I was browsing in a bookstore in Nottingham a few days ago, having just had an interview (which I think went okay) and I wanted to celebrate. However, the more I looked, the more disheartened I felt myself becoming. I wanted something on men’s fashion, but nothing GQ or full of opinion. I wanted literature.

Yeah, I know what you’re thinking; it doesn’t exist? I felt the same.

I took my search to the Internet and eventually found that the founders of one of my favourite magazines had made a book about the history of ‘top-buttoning’, a style choice I’ve always been devoted to. Needless to say, this book was bought on next day delivery and I hadn’t been as excited to read something ever (and I’m an English student). The book arrived in all its tactile beauty and I indulged in the entire text in a day. However, this is a rare example of menswear literature. Not even a diamond in the rough, there isn’t any rough around it. We need a revolution in this field.

It’s shocking, when you think about it. Name the biggest fashion brands in the world. Louis Vuitton, Armani, Dolce and Gabanna, Alexander McQueen… it’s all founded by men? So why is men’s style literature so dire?

In short, I suppose we can blame the high street. It’s the most accessible point of fashion. On the widest scale, this is our exposure to fashion. Here, menswear is at it’s worst. The over-saturation of safe clothing: lazy efforts with tailoring, shape and design are all evident on the high-street and there’s nothing to be given to the imagination, and there’s no encouragement for fashion as an art or a science.

The same can’t be said for high retail. Although, this lacks accessibility. Of course, as a fashion junkie, I can rant all day about Raf Simons as a genius and monumentally important designer, but I can’t sport the clothing for myself. This can become deflating (or bankrupting, depending on whether you buy or not) and ultimately leaves the interesting fashion for those in the elite; often people either too occupied or too accustomed to appreciate fashion as anything beyond a statement of economic identity.

“The male catwalk is quite unexciting.”

The lack of coverage is also reflected when looking at fashion weeks. By and large, the male catwalk is quite unexciting: suits, jumpers, the occasional whacky piece, shoes, trainers. That’s it. The categories are suits, modest style, or weird: us men are far too conscious to even look at sporting the weird. You can see this trickle down onto campus.

I only know a handful of guys who wear interesting, questioning and fashionably conscious clothing; this is compared to the women who boast all kinds of quirky outfits. Why? There’s more demand in the female market and therefore seriously pretty and interesting clothing can be found for half the price of a decent piece of menswear. You could put this down to men having fewer types of garment to experiment with, but that’s problematic in itself.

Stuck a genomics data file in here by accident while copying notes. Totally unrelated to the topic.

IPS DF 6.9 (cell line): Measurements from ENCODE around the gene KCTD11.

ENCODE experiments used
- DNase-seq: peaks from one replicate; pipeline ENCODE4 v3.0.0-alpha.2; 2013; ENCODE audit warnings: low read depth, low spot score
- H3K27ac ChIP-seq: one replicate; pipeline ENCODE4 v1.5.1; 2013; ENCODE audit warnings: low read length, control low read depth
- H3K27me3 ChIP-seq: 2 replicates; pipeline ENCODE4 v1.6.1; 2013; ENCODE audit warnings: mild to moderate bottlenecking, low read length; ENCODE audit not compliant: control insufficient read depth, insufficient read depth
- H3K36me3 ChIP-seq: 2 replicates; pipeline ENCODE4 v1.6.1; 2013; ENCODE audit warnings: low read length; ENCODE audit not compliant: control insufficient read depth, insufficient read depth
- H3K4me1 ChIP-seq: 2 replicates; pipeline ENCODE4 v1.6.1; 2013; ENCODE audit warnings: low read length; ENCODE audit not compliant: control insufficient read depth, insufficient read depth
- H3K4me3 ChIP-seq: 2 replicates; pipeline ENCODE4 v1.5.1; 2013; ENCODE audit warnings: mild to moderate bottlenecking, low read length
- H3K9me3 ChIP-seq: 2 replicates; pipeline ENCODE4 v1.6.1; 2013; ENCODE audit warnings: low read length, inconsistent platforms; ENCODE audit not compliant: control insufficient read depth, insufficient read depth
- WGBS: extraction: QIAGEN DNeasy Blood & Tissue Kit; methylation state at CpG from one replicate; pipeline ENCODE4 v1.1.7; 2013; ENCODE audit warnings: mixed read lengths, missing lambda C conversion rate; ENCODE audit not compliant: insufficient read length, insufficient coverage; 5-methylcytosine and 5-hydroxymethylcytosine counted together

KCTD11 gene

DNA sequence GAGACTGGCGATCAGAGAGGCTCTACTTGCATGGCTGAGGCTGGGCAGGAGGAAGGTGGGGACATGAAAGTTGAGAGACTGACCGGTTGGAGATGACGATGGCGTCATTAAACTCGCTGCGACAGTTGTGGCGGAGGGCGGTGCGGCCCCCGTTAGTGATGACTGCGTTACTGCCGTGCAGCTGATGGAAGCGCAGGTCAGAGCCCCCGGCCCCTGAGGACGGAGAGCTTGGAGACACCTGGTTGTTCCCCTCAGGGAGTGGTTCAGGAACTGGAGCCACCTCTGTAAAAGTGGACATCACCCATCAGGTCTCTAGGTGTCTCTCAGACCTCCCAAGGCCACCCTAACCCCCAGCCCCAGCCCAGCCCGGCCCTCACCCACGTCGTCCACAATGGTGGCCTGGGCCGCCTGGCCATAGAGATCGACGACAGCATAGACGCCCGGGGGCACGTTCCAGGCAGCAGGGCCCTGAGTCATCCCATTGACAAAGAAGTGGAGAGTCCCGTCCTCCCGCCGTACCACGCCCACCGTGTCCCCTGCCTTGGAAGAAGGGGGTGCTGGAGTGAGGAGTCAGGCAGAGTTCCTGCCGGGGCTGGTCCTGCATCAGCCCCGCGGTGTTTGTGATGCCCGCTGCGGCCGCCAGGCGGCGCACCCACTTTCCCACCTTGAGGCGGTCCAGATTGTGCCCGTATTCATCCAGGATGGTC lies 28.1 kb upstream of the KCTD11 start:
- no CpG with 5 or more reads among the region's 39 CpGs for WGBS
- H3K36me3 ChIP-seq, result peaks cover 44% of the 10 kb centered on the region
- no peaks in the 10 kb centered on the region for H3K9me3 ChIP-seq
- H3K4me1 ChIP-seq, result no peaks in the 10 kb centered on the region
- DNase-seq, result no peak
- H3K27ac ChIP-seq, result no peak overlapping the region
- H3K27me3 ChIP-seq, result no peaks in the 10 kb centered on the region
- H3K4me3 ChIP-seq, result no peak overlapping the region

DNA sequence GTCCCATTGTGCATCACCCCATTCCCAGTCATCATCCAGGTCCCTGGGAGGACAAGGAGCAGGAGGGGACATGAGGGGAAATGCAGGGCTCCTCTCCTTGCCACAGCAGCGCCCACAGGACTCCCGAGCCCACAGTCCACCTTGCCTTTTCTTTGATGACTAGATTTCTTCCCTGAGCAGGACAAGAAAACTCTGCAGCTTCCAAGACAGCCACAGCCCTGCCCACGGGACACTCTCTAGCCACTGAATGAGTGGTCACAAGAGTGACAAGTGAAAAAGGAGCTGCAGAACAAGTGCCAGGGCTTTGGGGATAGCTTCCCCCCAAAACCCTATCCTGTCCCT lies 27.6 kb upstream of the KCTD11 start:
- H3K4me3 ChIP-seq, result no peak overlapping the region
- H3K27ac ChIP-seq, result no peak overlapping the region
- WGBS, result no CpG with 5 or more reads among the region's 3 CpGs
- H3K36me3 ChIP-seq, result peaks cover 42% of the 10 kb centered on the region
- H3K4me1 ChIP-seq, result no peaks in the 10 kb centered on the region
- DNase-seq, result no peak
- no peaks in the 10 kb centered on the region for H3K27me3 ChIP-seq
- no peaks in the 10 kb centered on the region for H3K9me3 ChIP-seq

We only have fewer options because there is historically a great conservatism in menswear. It’s probably why so many of the top male fashion designers are working primarily with womenswear; it’s just more exciting, and men are too reluctant to invest in anything new the fashion world might bring. Does anyone remember when H&M and Kenzo collaborated? No I thought not: Google it, it was sick.

I guess things are slowly changing though, and androgyny is helping to blur the boundaries in fashion and perhaps the start of experimental menswear will come within the unisex market, with a brave few championing the artistry and expression of these garments.  Also, despite the lack of literary coverage we can likely count on magazine culture to propel menswear as a perfectly normal interest for guys in the future. Edward Enninful’s new role in Vogue might be the pinnacle of this, but also the surge in magazines such as Fantastic Man will help bring talking menswear into the mainstream in far more exciting ways than GQ does at the present.

It is not that there’s anything wrong with GQ’s current editor – Dylan Jones – as he’s transforming the magazine slowly but there’s only so much he can do.

“I’m sick of the lack of opportunity to talk men’s fashion in the University.”

Of course, smaller magazines such as yours truly can help to provide a credited and respected voice for male fashion. Perhaps this is the point of me writing this. I’m sick of the lack of opportunity to talk men’s fashion in the University. We all wear clothes, and most of us give a shit about what we wear. Why are we voiceless? If you’ve ever read a fashion article and found it engaging, influential, interesting or even slightly worthwhile, come chat sometime.

You know you want to, man. We’re the future after all, and where have you ever seen stigmatism against a well-dressed guy, by a well-dressed guy?

Yeah, I haven’t either.

Rhys Thomas

Image Credit: Elvert Barnes via Flickr – License.

Follow @ImpactStyle on Twitter or like the Impact Style Facebook page for more updates on Impact Style

Previous post

Let’s Articulate #19: Is Fanfiction Real Literature?

Next post

Life across the pond: rising tensions and the French Elections

No Comment

Leave a reply

Your email address will not be published.